Click on another task in the same group which represents the model number before the model being added, so the drivers are sorted by model number, and right-click, “Paste”. The task will be pasted after the selected task. (There may be exceptions to this when manufacturers have different conventions for model ranges, such as the Lenovo X1, in which case, add the Task where it seems appropriate).

In the package section on the newly copied Task be sure to browse to the relevant package in SCCM, created in the previous step.

Then, copy the name of that package and paste it into the “Name” field of the new Task.

Once the Task has been added, the correct package selected and the name changed, the only thing left is to amend the WMI query which targets the relevant hardware.

Click, “Options” at the top of the configuration page for the Task. Click the existing WMI query and amend the model number, replacing the section highlighted below with the relevant model number for the driver pack being added.

WMIC’s (Windows Management Instrumentation Command) can be run in either Windows or Windows PE on the relevant model of machine to obtain its correct manufacturer, model, and serial number.

wmic computersystem get make
wmic computersystem get model
or wmic csproduct will also show you all the relevant information


Once the query has been edited to reflect the correct model number, click, OK.

The task sequence should now be tested to ensure all the drivers are applied correctly to the machine.

Once the drivers have been tested, and the WMI query is working for the machine, and it becomes a ‘Supported Model’, a couple of things need to happen next:

  • The “SCCM Supported Hardware” spreadsheet should be updated to show which Task Sequence the device is supported from
  • The Release Notes for the Task Sequence need updating to show what has been done
  • The Task Sequence needs updating to make the HTA screen shown when imaging is started that this is a ‘supported model’. This step is shown below

Adding the device to the ‘supported model’ list for the HTA form shown during imaging

It is important to set the Task Sequence variable ‘IsUoLSupportedModel’ to ‘TRUE’ when you have successfully imported the drivers for a particular make and model into the Task Sequence. This stops that particular make and model from receiving the ‘Generic’ driver set, which could easily conflict with the intended driver package.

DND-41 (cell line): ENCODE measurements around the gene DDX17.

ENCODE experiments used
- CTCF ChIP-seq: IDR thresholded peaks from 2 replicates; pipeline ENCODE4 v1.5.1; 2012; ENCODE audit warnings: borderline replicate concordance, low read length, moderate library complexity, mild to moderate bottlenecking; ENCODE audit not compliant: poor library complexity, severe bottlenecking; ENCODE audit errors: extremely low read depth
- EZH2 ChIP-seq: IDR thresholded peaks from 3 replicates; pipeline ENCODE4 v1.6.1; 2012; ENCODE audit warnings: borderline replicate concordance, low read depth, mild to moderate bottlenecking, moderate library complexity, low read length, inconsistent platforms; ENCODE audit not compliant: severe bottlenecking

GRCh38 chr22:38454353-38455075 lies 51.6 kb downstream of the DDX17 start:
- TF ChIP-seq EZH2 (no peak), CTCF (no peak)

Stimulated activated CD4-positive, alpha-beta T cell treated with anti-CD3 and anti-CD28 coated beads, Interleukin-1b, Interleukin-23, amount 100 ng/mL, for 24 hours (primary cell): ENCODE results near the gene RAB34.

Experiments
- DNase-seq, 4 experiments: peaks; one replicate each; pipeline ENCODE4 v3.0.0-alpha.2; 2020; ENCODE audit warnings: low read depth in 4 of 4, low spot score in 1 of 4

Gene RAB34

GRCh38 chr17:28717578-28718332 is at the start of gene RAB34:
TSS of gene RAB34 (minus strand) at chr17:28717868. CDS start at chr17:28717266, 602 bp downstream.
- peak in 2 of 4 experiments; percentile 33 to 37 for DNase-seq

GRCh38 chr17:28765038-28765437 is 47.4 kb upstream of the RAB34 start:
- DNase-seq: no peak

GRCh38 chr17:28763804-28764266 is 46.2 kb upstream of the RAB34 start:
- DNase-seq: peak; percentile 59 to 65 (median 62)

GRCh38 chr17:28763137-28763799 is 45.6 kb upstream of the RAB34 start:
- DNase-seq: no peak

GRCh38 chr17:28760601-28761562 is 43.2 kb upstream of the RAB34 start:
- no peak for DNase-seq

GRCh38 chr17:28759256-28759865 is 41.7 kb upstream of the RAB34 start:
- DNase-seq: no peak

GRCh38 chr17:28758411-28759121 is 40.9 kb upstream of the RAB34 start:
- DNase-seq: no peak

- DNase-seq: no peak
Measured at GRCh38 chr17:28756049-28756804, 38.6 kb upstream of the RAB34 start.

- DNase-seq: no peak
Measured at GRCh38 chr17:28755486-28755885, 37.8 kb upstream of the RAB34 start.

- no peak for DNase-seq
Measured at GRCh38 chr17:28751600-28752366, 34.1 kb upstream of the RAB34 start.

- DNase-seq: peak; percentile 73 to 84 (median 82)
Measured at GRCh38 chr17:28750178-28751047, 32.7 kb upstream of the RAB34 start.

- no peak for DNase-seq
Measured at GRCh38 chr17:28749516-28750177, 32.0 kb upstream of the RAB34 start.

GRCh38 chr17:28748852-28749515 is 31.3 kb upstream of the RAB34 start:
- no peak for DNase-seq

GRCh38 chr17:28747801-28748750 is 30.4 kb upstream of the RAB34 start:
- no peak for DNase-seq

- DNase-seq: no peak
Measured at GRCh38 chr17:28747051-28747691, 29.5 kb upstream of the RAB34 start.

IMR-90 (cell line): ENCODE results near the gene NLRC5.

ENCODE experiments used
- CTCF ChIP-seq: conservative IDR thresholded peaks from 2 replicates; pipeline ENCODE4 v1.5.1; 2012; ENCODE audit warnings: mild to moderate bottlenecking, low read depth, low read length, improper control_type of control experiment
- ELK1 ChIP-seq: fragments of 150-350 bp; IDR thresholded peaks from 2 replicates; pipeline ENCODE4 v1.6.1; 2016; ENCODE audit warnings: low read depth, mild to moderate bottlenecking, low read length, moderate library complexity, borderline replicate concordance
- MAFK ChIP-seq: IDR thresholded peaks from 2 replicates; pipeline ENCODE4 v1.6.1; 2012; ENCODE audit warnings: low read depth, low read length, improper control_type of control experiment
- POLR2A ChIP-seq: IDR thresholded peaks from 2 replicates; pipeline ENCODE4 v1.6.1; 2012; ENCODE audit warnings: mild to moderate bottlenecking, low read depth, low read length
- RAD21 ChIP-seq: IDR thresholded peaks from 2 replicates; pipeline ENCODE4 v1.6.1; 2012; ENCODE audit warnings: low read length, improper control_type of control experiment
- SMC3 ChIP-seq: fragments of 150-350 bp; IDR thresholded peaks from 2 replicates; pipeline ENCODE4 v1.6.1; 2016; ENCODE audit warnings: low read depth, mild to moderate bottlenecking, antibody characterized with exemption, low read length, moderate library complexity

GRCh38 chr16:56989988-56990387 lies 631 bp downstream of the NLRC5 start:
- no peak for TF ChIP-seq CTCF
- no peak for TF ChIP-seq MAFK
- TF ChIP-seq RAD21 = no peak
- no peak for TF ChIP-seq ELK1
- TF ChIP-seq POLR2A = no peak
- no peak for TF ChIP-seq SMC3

Below you can see the Task Sequence steps (just before the HTA is shown) where you need to be to edit the Options for the particular Type and Make of device.

Below that image you can see the WMI query criteria used to set the variable, this is the same as what you are using in the ‘Install Driver’ step later in the Task Sequence. Note that the top section shows the model information strings which are accepted, and the bottom section of the criteria shows the manufacturer information strings which are accepted


Drivers for unsupported models

There is a process at the start of the Task Sequence to detect if the model being installed is actually in the list of models with drivers in the Task Sequence.

The process is very simple – a step early in the sequence checks if the relevant WMI query matches the machine currently being installed, and if it does it sets the Task Sequence Variable IsUoLSupportedModel=TRUE.

When the time comes to install drivers, if this variable is not set or not TRUE, the Task Sequence installs a driver package containing some basics so that there is a stronger chance of the machine being able to fully complete the process without losing disk or network connectivity.

Initially, as of DEP005, this includes:

  • Chipset drivers for Intel based systems
  • HDD drivers for Intel SATA & AHCI drivers
  • Network drivers for common adapters such as:
    • Broadcom b57
    • Broadcom k57
    • Intel Connection CD (i.e. all the current PRO100 & PRO1000 drivers)
    • Realtek Gigabit

Updates to this will be included in the release notes.